Like the greatest 20th-century writers, such as Joseph Conrad or George Orwell, his prose was spare and simple, stirred to adjectival or polysyllabic climaxes only by the gravity or intensity of his thought. His effort to found a Catholic university in Dublin was hampered by the very parties who had most to gain from it, the narrow-minded custodians of insular Irish victim-Catholicism, which are not extinct, even today. [Do I hear an "Amen!"?]

Yet it produced Newman’s educational concepts, luminously written and a beacon for all subsequent educators in every land. His effort to establish an Oratory at Oxford was sabotaged by his fellow Catholics, whose every declared purpose should have motivated them to support such an initiative.

Cardinal Manning, his talented but devious rival, who tried to prevent his elevation to the College Of Cardinals, obstructed almost everything he did for 30 years, and then eulogised him in the Brompton Oratory as ‘my friend and mentor of 50 years’. (On Newman’s death, Manning privately called him ‘a great hater’, an exaggeration, perhaps motivated by the fact that Newman had prevailed against all Manning’s obstructions.)

For almost an entire century he was the unflagging champion of intellectual and intuitive Christian faith, who revealed the inconsistencies of the Established Church, yet was a force for Christian reconciliation, and always dissented from what was trendy and opportunistic. He was a bridge to the universal and premier church, but always an Englishman. He was as representative of the highest form of the English character as Samuel Johnson or the Duke Of Wellington.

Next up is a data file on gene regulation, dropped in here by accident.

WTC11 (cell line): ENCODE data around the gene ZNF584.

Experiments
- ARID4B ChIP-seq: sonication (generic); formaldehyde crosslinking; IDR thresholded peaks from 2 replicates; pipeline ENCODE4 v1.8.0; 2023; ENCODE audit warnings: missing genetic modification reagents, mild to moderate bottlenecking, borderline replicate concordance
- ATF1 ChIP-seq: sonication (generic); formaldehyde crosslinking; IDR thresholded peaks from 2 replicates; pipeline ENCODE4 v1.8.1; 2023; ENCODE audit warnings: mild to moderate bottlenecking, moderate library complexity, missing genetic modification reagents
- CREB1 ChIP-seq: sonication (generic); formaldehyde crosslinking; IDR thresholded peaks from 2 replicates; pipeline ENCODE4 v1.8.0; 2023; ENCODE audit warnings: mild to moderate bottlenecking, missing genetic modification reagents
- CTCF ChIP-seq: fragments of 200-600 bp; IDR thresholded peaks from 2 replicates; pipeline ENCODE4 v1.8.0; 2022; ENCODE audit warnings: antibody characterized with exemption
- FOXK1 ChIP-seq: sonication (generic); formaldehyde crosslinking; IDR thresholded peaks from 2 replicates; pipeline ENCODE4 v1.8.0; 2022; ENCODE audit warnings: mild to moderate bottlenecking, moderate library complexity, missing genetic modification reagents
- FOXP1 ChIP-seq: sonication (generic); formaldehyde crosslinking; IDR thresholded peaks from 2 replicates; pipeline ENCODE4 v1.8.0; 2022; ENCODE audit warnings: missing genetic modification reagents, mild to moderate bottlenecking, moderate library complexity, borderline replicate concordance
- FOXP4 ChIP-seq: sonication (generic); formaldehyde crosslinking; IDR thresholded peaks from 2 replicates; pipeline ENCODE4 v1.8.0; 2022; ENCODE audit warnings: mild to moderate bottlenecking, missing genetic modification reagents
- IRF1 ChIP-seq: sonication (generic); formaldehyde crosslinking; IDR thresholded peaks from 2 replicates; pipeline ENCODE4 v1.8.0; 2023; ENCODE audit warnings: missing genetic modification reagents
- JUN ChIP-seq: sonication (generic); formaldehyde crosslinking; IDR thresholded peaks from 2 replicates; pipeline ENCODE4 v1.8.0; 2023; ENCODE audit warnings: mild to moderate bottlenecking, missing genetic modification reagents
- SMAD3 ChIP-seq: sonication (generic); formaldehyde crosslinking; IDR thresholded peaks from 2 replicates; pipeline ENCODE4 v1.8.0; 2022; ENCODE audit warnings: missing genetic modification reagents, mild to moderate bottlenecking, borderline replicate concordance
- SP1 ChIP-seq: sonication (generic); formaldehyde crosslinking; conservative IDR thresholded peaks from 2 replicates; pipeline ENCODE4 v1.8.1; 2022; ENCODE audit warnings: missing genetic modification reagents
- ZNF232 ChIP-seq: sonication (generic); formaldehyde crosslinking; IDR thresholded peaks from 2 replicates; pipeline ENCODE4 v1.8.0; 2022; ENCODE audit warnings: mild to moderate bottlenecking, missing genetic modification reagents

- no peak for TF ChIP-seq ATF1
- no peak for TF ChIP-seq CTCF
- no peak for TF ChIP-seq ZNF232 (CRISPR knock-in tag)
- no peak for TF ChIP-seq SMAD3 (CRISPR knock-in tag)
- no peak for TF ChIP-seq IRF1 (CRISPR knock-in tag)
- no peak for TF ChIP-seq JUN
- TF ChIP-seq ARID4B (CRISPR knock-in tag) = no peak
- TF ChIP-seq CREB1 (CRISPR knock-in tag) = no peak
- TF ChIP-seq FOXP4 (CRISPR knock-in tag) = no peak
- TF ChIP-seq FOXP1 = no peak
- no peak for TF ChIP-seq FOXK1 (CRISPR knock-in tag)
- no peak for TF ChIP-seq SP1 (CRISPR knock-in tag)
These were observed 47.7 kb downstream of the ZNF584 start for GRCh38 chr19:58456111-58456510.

The same man who opposed the Crimean War, as besmirching British integrity by propping up the Ottomans, who rendered unto the Pope what was his, once said he ‘could not imagine being or wanting to be anything but English‘.

When he died in his 90th year, the whole Christian world mourned him. Today, there is a Cardinal Newman school in almost every community in the once-Christian world. [Not far off the mark!  At least in the anglophone world.]

Pope Benedict XVI is one of the greatest intellects who has held that office in several centuries, a man of great philosophical scholarship, rigour and originality, as well as an accomplished writer, linguist, practical administrator and musician.

His visit to Britain today is to render homage to a man endowed with a character of comparably exceptional quality, which he believes, on the evidence of ecclesiastical scrutiny, has been recognised and amplified by divine blessings. [Benedict XVI did not beatify John Henry Newman because he had "a character of comparably quality".  It was determined that Newman had live a life of holiness, which no doubt shaped that exceptional character.  But this article was written less for Catholics and more for the average English reader.  The writer appeals to those aspects with which they will quickly resonate.]

Those who share his faith are uplifted by Newman’s intelligence and character. Those British who do not should at least be aware that in his lifetime and in the 120 years since his death, Newman has carried the colours of this country in his spheres of endeavour with a brilliance, panache and durability that has put him in, or close to, the company of history’s most distinguished Englishmen.

John Henry Newman is being elevated for a rare fusion of genius and virtue [There it is.] that does great honour to the whole nation.